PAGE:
- E ion
Nernst potential for ion
two-pore domain potassium
A wave of electrical activity occurs in the developing brain for a certain period of time before sensory, motor and cognitive functions mature.
This electrical activity, or spontaneous activity, originates, spreads, then later retracts and disappears in specific areas of the brain at specific time points, but how it retracts is unknown.
We report that retraction in the mouse embryonic hindbrain is caused by a reduced excitability in the network of cells. This process can be reversed by bath application of high K+ solution, which increases excitability.
This reduced excitability is probably caused by increased number of K+ pores that are always open in individual cells.
These results help us understand how the spread of spontaneous activity is regulated and ultimately help us better understand the role of electrical activity during development of the fetal brain.
Abstract Spontaneous activity supports developmental processes in many brain regions during embryogenesis, and the spatial extent and frequency of the spontaneous activity are tightly regulated by stage. In the developing mouse hindbrain, spontaneous activity propagates widely and the waves can cover the entire hindbrain at E11.5. The activity then retracts to waves that are spatially restricted to the rostral midline at E13.5, before disappearing altogether by E15.5. However, the mechanism of retraction is unknown. We studied passive membrane properties of cells that are spatiotemporally relevant to the pattern of retraction in mouse embryonic hindbrain using whole-cell patch clamp and imaging techniques. We find that membrane excitability progressively decreases due to hyperpolarization of resting membrane potential and increased resting conductance density between E11.5 and E15.5, in a spatiotemporal pattern correlated with the retraction sequence. Retraction can be acutely reversed by membrane depolarization at E15.5, and the induced events propagate similarly to spontaneous activity at earlier stages, though without involving gap junctional coupling. Manipulation of [K+]o or [Cl−]o reveals that membrane potential follows EK more closely than ECl, suggesting a dominant role for K+ conductance in the membrane hyperpolarization. Reducing membrane excitability by hyperpolarization of the resting membrane potential and increasing resting conductance are effective mechanisms to desynchronize spontaneous activity in a spatiotemporal manner, while allowing information processing to occur at the synaptic and cellular level.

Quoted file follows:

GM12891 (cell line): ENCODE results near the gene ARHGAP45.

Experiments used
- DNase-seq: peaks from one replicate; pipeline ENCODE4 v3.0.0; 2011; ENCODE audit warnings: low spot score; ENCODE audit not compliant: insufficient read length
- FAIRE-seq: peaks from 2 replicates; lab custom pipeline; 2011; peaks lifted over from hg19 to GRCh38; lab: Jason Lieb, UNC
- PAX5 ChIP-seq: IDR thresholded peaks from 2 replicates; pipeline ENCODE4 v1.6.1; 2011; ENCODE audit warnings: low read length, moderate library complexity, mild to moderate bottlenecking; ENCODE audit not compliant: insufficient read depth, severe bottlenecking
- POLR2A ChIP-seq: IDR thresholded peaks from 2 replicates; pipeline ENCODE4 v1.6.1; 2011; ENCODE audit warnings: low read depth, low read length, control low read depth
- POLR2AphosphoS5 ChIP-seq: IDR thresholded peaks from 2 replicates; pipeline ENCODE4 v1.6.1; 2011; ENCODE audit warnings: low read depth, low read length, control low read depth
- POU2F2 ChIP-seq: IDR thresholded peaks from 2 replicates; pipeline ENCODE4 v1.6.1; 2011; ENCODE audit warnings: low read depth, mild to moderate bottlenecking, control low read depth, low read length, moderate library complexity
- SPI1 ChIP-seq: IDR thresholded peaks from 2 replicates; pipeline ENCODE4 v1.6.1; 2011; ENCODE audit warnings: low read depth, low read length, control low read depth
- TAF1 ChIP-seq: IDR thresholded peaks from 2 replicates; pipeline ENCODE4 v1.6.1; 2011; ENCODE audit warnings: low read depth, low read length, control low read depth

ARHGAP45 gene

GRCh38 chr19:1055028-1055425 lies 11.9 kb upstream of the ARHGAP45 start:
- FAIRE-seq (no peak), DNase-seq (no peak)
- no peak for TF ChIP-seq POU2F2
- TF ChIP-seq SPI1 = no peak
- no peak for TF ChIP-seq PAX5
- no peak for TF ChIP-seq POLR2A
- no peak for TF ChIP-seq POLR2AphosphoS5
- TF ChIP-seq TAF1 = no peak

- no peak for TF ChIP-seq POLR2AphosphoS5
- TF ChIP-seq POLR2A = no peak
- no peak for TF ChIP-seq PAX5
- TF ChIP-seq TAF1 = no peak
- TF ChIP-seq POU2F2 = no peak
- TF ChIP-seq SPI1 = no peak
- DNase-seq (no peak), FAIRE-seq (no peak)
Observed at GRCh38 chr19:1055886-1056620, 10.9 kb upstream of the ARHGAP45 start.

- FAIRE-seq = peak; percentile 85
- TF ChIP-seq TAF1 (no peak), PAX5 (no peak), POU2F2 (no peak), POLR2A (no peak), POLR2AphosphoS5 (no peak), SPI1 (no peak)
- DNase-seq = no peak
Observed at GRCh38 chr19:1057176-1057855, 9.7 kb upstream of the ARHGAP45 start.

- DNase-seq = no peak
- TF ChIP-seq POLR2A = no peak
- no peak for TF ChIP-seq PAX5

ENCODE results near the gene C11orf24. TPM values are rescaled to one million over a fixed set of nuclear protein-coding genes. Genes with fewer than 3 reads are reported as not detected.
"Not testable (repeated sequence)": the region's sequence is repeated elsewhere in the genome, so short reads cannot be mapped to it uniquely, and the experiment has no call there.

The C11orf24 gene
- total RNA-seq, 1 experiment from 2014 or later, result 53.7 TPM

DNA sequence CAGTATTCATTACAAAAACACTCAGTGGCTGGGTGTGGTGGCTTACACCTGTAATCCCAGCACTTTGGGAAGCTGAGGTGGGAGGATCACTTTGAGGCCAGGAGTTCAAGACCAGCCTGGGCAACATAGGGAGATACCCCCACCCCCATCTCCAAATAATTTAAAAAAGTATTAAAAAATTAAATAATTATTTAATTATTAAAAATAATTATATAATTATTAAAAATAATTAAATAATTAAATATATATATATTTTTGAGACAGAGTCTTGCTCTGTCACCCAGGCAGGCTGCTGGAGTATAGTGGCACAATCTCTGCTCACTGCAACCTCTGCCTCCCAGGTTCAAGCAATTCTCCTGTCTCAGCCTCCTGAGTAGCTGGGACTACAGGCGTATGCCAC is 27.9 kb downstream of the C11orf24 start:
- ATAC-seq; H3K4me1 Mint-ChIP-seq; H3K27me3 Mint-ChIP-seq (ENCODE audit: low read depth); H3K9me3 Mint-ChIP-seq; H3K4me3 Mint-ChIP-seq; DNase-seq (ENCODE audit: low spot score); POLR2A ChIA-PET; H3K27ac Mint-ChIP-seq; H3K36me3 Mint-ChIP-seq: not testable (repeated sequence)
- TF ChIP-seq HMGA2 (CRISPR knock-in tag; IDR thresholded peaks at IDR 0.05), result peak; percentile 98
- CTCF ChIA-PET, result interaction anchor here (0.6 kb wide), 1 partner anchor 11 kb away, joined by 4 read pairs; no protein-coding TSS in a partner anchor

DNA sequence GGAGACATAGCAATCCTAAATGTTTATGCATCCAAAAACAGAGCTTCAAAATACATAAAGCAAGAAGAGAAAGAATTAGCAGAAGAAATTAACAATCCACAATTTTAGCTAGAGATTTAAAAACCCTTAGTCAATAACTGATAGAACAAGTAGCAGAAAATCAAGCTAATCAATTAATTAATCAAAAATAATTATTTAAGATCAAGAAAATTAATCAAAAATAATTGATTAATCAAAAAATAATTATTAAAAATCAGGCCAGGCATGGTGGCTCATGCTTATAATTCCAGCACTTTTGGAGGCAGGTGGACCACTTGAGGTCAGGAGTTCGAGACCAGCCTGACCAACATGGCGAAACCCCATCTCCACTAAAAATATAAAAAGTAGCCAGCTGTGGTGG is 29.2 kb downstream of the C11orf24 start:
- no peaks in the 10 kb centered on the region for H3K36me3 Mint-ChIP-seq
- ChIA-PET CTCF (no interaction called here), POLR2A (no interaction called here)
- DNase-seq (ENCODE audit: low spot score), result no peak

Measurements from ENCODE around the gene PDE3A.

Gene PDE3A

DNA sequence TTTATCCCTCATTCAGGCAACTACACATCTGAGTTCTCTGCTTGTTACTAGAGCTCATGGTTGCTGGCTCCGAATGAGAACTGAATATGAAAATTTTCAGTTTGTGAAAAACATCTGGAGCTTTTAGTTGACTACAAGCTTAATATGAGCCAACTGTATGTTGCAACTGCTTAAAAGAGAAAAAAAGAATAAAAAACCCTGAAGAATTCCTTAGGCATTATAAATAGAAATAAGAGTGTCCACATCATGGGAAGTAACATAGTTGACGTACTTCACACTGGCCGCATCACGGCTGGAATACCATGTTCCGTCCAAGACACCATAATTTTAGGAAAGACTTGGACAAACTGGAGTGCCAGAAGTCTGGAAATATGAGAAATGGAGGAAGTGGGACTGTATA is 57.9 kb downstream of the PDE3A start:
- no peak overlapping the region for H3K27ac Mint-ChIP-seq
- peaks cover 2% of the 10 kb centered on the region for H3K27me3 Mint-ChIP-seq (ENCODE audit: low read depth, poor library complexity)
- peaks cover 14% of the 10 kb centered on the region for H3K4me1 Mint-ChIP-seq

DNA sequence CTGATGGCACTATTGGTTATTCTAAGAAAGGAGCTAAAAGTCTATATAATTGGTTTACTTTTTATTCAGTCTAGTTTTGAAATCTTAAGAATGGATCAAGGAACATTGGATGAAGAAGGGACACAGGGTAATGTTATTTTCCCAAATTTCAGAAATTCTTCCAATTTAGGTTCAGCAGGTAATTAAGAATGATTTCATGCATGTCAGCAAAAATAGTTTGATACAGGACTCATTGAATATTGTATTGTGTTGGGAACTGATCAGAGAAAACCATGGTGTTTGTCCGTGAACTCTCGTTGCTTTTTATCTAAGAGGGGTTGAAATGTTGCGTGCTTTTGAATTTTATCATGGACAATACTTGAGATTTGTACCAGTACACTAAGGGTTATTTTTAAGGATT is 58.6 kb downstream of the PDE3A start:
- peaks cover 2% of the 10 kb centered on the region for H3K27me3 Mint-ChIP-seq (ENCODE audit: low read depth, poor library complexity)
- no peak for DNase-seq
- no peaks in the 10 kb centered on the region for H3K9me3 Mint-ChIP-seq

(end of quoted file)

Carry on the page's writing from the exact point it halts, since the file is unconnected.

Spontaneous electrical activity supports activity- dependent neuronal circuit formation (Moody & Bosma, 2005) by varying [Ca2+]i in a temporally specific manner during embryogenesis, affecting gene expression and resultant phenotypes (Spitzer, 2006). Spontaneous activity is a conserved phenomenon among developing vertebrates and has been shown to occur in rat (Garaschuk et al. 2000), mouse (Corlew et al. 2004; Hunt et al. 2005) and chick (O’Donovan et al. 1998; Hughes et al. 2009; Wang et al. 2009) embryonic and neonatal nervous systems. Spontaneous activity occurs in many regions of the developing nervous system including neocortex (Garaschuk et al. 2000; Corlew et al. 2004), retina (Meister et al. 1991), spinal cord (O’Donovan et al. 1998), midbrain (Rockhill et al. 2009) and hindbrain (Hunt et al. 2005).
The spatial extent and frequency of spontaneous activity appear to be regulated precisely in a temporal fashion (Hunt et al. 2006b; Conhaim et al. 2011), most probably to regulate sequences of gene expression. In the mouse hindbrain, the midline and lateral cells experience repetitive events involving a rise in [Ca2+]i at E11.5 (Gust et al. 2003) driven by spontaneous membrane depolarization (Moruzzi et al. 2009), and spontaneous activity can spread to cover the entire hindbrain (Hunt et al. 2006b). However, this coverage area shrinks during development as the spread of spontaneous activity retracts, first from lateral regions at E12.5, then, between E13.5 and E14.5, towards the initiation zone (InZ), a defined origin at the midline of former rhombomere (r)2 (Moruzzi et al. 2009). By E13.5, the frequency of spontaneous activity decreases, and the spontaneous activity disappears altogether from the hindbrain by E14.5 (Hunt et al. 2006b; Bosma, 2010).